Yay! Sara, thank you for experimenting with coconut oil! So many people will be grateful for that. I need to add a note to the recipe. And happy to hear that the white whole wheat flour works, too, and most of all, I am so happy you like it! Thanks so much for writing in.
What a beautiful cake. I bet it tastes wonderful. In fact, this entire post is really beautifully done. Your photographs are gorgeous, so enticing, and the step by step lesson is thorough and clear. Brava!
Thank you, Adri, you are really sweet.
This looks so wonderful – and just before my family descends on my house for Christmas! Do you think this cake works for a breakfast treat, or would you say it is strictly a dessert cake?
Breakfast absolutely! I almost prefer it as a breakfasty-, snacky-, tea-time cake than an after dinner cake, but we seriously eat it all day long. Happy holidays and happy entertaining!
Just in the middle of baking the applesauce yogurt cake,to which I added walnuts and vanilla Greek yogurt.I also ground cinnamon sugar on top.Baked them in muffin tin for 55 min. and they are definitely soggy (bread puddingly inside) but taste delicious. I think I over-mixed the ingredients,to start with, then probably didn’t let them bake long enough or let cool enough after. They just don’t look cakey inside. Now doing some in small loaf pans and will bake longer and be more patient.
Merry Christmas.I’m doing the thyme rolls tomorrow morning.
Jane, sorry to hear about the muffins — the batter definitely produces a very moist cake, but i’m surprised it didn’t bake better in muffin tins because it baked well in the mini loaf pans I used. How did your loaves turn out? Sorry I’m just getting to this! Happy New Year!
I just made them as muffins as well. Curiously, those in the metal muffin tin turned out well at 325 for 22 min, but those in the aluminum foil were generally not cooked/cratering. This is probably better as a cake, but my older son goes crazy for anything in a muffin tin. 🙂
Sarah, more and more I am noticing how much the material of the pan makes a difference in the final product — it must have something to do with conduction of heat or something way over my head. This does make an excellent cake, but I understand the appeal of mini-size anything. Hope your son liked them!
I’m so addicted to buying gadgets right now, who has time to actually cook! Last night was a food mill from BBB, going to try to make strawberry applesauce this weekend while more snow is falling! Spring! Where are ya girl?? XXOO!
So fun, Laurie!! I can’t buy enough gadgets. I love my food mill — don’t use it that often — and can’t imagine making applesauce without it. And I know, it has been a crazy few weeks…winter break for the kiddos, road trip to see my parents…finally getting back into the swing of things. Hope you like the applesauce!
Love the fact it only uses one egg. Very moist and delicious. I cut back on the sugar a bit since I used lemon flavoured yogurt. Also added orange rind – yum! Thanks for sharing this recipe. This can definitely be eaten anytime of the day.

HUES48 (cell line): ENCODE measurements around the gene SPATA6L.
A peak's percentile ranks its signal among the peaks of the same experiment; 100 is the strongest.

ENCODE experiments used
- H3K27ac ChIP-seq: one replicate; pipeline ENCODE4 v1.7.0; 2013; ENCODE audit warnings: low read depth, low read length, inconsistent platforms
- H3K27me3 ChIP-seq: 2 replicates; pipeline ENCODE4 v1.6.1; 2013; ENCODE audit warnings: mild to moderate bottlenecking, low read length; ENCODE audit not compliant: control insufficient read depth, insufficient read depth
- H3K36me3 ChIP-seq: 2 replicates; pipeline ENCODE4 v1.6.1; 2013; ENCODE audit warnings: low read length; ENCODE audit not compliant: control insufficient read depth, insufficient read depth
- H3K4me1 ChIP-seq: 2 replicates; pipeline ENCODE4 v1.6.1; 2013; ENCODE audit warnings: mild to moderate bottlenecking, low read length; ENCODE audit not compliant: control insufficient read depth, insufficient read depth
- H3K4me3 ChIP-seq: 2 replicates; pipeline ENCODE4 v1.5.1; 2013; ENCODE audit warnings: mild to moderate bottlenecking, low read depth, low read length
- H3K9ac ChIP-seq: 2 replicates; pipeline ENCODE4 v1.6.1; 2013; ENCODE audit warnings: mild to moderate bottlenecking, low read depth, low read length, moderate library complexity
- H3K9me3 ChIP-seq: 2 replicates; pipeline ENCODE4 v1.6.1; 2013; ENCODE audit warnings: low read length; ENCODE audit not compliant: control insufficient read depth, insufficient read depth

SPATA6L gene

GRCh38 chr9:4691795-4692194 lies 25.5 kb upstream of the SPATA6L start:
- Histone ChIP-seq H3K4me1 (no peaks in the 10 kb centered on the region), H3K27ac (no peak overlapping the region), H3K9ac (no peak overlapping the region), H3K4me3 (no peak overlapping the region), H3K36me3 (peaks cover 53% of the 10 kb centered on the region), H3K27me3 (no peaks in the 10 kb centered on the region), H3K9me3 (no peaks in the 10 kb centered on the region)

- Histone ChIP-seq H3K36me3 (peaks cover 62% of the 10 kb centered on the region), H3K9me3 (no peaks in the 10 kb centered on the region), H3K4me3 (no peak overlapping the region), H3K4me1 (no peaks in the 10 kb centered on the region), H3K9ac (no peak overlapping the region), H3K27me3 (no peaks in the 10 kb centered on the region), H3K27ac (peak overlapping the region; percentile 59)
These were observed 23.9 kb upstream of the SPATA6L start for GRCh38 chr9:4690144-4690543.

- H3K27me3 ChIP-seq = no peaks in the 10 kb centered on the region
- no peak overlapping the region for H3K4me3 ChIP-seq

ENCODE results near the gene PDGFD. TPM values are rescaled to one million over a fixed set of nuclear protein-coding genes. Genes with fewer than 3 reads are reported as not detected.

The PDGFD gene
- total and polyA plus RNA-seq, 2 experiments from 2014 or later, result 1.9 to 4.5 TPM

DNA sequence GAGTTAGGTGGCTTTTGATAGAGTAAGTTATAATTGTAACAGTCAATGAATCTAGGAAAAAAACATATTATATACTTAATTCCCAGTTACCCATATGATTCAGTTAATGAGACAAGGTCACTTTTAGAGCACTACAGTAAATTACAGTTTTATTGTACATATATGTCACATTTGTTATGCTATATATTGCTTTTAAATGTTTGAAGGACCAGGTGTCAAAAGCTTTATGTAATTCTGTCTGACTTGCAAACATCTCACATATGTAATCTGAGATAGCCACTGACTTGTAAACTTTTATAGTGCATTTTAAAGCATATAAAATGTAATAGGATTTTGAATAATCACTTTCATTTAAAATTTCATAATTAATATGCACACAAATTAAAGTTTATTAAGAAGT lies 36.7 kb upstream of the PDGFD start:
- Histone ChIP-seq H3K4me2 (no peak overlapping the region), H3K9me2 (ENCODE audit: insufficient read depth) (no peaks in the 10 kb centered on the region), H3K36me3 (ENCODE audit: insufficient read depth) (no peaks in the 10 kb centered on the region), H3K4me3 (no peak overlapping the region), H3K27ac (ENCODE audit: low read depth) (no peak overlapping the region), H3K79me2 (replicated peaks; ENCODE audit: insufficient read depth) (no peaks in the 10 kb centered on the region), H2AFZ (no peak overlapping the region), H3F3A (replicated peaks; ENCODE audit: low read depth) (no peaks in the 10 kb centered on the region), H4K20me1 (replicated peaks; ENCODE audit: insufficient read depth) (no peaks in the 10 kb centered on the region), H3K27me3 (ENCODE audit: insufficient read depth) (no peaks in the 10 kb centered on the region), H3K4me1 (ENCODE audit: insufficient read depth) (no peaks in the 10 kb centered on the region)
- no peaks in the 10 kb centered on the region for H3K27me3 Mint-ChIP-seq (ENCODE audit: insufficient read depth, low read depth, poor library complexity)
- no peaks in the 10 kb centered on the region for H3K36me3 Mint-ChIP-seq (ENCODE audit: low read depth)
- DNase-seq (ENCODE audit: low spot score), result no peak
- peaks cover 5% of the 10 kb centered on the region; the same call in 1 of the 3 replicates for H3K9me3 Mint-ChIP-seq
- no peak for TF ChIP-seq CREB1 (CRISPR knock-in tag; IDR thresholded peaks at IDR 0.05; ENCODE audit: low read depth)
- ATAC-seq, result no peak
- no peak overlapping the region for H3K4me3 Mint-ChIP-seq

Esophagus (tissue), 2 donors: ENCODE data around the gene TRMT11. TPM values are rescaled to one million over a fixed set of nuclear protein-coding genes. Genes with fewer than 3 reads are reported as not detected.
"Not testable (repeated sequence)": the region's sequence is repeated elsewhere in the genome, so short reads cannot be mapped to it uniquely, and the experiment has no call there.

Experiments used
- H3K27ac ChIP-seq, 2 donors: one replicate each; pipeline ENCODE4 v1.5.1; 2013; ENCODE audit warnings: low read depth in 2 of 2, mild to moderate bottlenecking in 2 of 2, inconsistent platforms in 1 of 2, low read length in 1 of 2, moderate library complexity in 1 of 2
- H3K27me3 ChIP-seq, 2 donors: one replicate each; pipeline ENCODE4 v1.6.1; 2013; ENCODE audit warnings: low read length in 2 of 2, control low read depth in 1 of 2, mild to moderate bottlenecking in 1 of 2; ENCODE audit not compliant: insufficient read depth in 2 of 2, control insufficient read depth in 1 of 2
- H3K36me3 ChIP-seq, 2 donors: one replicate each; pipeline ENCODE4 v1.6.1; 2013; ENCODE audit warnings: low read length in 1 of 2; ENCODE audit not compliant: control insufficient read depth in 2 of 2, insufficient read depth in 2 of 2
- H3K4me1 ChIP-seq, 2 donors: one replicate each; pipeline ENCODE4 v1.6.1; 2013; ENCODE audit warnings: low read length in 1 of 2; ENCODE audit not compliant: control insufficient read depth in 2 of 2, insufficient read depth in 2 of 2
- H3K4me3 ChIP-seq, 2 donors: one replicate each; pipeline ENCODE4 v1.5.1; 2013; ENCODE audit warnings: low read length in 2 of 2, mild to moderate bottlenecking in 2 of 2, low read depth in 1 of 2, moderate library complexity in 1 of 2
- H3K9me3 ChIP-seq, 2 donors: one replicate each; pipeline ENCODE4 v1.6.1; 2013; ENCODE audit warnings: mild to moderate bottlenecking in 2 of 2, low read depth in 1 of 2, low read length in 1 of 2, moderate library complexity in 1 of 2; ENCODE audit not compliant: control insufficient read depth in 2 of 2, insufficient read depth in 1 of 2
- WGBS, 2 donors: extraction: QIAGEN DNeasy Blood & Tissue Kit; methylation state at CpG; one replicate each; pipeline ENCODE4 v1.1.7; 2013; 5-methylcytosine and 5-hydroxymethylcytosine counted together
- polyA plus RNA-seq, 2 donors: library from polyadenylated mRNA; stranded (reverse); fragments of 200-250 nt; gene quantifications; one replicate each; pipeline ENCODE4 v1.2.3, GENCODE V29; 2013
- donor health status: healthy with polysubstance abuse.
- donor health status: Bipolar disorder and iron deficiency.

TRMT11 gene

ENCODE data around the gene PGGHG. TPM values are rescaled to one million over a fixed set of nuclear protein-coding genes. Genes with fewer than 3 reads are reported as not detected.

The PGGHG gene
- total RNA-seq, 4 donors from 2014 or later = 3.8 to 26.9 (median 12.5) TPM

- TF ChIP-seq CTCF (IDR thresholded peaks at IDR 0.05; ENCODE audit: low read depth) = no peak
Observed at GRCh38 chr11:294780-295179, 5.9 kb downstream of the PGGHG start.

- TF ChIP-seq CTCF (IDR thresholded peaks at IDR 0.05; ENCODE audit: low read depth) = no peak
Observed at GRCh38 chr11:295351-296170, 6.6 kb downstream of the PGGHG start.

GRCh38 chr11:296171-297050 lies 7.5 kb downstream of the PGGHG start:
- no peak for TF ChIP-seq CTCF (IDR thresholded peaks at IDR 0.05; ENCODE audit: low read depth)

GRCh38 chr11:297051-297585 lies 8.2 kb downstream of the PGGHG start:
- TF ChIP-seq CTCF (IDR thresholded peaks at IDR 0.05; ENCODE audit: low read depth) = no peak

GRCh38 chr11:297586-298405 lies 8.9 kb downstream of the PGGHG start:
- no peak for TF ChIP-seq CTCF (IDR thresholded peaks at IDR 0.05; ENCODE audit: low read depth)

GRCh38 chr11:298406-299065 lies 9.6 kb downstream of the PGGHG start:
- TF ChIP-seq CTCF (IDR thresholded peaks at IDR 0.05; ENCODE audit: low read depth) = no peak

wonderful to hear this. Love the idea of lemon yogurt in this! Definitely going to try that.
I adapted this to use Stonyfield Farm French Vanilla yogurt (something we usually have in the fridge). I reduced the sugar to 1 2/3 cups and the vanilla to 1/4 tsp. Today I made the recipe in two 9×5 inch loaf pans (one to keep and one to give) and cooked them for 50 minutes. They came out perfect, but a tad small. I think two of the next size smaller loaf pans will be next!!
This cake is soooooo good!! I used the yoghurt I had. Vanilla & greek. And since I didn’t have enough Apples I used a sweet potato as well.. I used Almost half the amount of sugar, and it was still very sweet. I also doubled the amount of cinnamon. I’m about to make it again. Apples are boiling on the stove. Gonna try it without sweet potato this time;-)
Yay! So happy to hear this, Liv! Glad to know that the sugar can be cut further. I am so intrigued by the use of sweet potatoes, too. Fun!
This cake has become a breakfast staple in our house – loved equally by the adult kids and the 2 year old grand-baby. I now substitute 290g whole wheat flour (120g/cup) for the white flour, switch the full amount of white sugar to dark brown and toss in a large handful of raisins. Then I bake in 2 loaf pans for 60-65 minutes. Wrapped in plastic wrap, they freeze beautifully!
Awesome! Thanks so much for sharing your variation! Love the idea of using whole wheat flour. Thanks, Lindsay!
Do you think reducing the 2 C of sugar will change the cake much? At most, how much would you recommend reducing it by?
I wouldn’t use less than 1.5 cups, but honestly, the cake does not taste too sweet — promise!
Made this yesterday but with 1.5 cups of sugar because that’s all I had on hand. Turned out perfect and my picky eater couldn’t tell there are apples or yogurt in the cake 🙂
So happy to hear this, Jackie! Great to know the sugar can be reduced as well 🙂
Loved it! I used cake flour, TJ’s chunky applesauce, Greek yogurt, 1 1/2 c. brown sugar, cinnamon and vanilla. A keeper for sure. I may add toasted pecans next time.
Wonderful! So happy to hear this, Gretchen.
Alexandra, I’ve made this two more times and everyone LOVES it. The one I have in the oven now has frozen blueberries added. Thanks Alexandra.
Wonderful to hear this, Gretchen!
Hi Alexandra! This was delicious and already has a permanent spot in my recipe binder. Thank you so much! For the record, I used grapeseed oil in lieu of canola/vegetable. It worked wonderfully. Thanks again for this fabulous recipe. My husband and kid are going to have to fight me for a slice of it. Ha ha.